After three seasons, 10 months, over 500 resumes and one unexpected layoff, I went back to work this week.
I won’t say much about the new job (to avoid any conflict of interest or issues), but I can tell you that it’s in Chicago, it seems like a very nice place to work, and I’m grateful to be back.
Looking back, I was shocked at how forcefully my job loss hit me.
I’m amazed at how happy I am to be back to work. It was a long process to land a job, to be sure. And in retrospect, my layoff hit me harder than I’d ever expected it to; I now realize it knocked me into a serious depression for several months.
My partner has been very supportive all along, but he was surprised at my reaction. He was born and raised in Europe, and Europeans definitely have a substantially different outlook on work. After all, this is a continent where entire countries nearly shut down for a month in the summer. This is in sharp contrast to the U.S., where we have the fewest vacation days of any major workforce.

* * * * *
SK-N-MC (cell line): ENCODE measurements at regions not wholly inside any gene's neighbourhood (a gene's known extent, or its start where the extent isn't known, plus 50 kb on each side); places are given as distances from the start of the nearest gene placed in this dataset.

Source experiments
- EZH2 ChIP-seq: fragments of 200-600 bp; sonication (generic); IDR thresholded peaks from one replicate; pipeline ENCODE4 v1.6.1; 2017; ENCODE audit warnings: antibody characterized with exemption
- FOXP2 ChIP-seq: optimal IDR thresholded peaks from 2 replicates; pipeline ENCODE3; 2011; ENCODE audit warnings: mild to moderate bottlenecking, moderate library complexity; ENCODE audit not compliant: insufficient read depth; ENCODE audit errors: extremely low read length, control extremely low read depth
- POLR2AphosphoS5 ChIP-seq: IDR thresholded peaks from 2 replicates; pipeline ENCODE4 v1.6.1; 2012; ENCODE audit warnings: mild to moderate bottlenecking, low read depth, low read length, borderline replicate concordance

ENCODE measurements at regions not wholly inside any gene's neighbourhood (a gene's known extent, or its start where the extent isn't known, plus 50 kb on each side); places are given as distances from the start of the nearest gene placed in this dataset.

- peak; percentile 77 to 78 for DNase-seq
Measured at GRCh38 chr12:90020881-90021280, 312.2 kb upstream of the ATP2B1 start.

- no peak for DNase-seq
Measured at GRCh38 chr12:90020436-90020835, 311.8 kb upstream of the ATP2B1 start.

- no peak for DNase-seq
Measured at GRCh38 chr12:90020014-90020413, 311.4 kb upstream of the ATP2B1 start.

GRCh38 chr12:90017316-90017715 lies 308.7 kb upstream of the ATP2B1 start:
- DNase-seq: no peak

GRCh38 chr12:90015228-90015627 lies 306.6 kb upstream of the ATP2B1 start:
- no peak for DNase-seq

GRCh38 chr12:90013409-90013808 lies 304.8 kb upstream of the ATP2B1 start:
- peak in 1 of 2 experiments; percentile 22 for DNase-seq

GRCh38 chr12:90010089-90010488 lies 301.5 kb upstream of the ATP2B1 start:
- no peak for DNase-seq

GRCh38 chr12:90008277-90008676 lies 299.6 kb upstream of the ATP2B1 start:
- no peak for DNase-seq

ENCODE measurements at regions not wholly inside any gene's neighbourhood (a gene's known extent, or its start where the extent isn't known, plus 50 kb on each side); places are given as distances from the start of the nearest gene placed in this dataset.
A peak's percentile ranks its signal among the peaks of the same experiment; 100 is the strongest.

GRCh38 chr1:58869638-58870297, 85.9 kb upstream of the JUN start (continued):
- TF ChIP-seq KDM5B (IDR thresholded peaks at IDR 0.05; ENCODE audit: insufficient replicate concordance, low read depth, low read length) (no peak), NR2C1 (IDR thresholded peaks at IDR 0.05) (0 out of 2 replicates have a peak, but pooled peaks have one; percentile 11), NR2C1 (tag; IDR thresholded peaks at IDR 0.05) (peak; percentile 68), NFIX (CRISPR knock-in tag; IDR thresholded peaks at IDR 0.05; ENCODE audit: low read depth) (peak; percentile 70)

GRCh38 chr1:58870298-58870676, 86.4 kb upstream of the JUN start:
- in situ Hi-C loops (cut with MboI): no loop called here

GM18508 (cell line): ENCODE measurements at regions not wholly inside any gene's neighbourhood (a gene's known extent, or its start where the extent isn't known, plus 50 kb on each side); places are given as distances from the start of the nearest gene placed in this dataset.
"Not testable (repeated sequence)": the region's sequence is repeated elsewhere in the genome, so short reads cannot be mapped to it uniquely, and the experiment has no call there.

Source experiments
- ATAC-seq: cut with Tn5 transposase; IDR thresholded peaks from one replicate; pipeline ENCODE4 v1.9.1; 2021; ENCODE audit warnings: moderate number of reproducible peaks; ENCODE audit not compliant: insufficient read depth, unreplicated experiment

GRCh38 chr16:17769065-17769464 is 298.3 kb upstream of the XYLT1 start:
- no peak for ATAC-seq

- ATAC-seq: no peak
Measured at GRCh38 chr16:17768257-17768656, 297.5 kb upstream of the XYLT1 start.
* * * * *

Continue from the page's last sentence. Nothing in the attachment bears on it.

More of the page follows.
I think that in this country, in the absence of the old “class” system, our careers have become our identity in many ways. We define ourselves, and measure our success or failure, by what we do and what we earn.
And losing that definition, that absolute in a world of flux, can be an earth-shattering event. (Of course, there are no absolutes in a career these days. Your dad may have been a company man a generation or two ago, but that’s an endangered species these days.)
Losing your job can make you doubt yourself and your strengths. For me, that doubt was compounded by the fact that I really loved that job. It was one that I’d wanted for a long time, and it disappeared before I’d even finished building the foundation.
I’ll always be a little heartbroken that it happened, and how it happened. But I’ve learned that I need to be a little more “European,” so to speak, about my job and my career. I’m going to work hard and give my job 110%. But as my wise, sweet partner reminded me, a job is just a job. It’s a transaction.
The yardstick I use to measure my success and the metrics of meeting my goals has changed significantly. And I have my displacement to thank for that.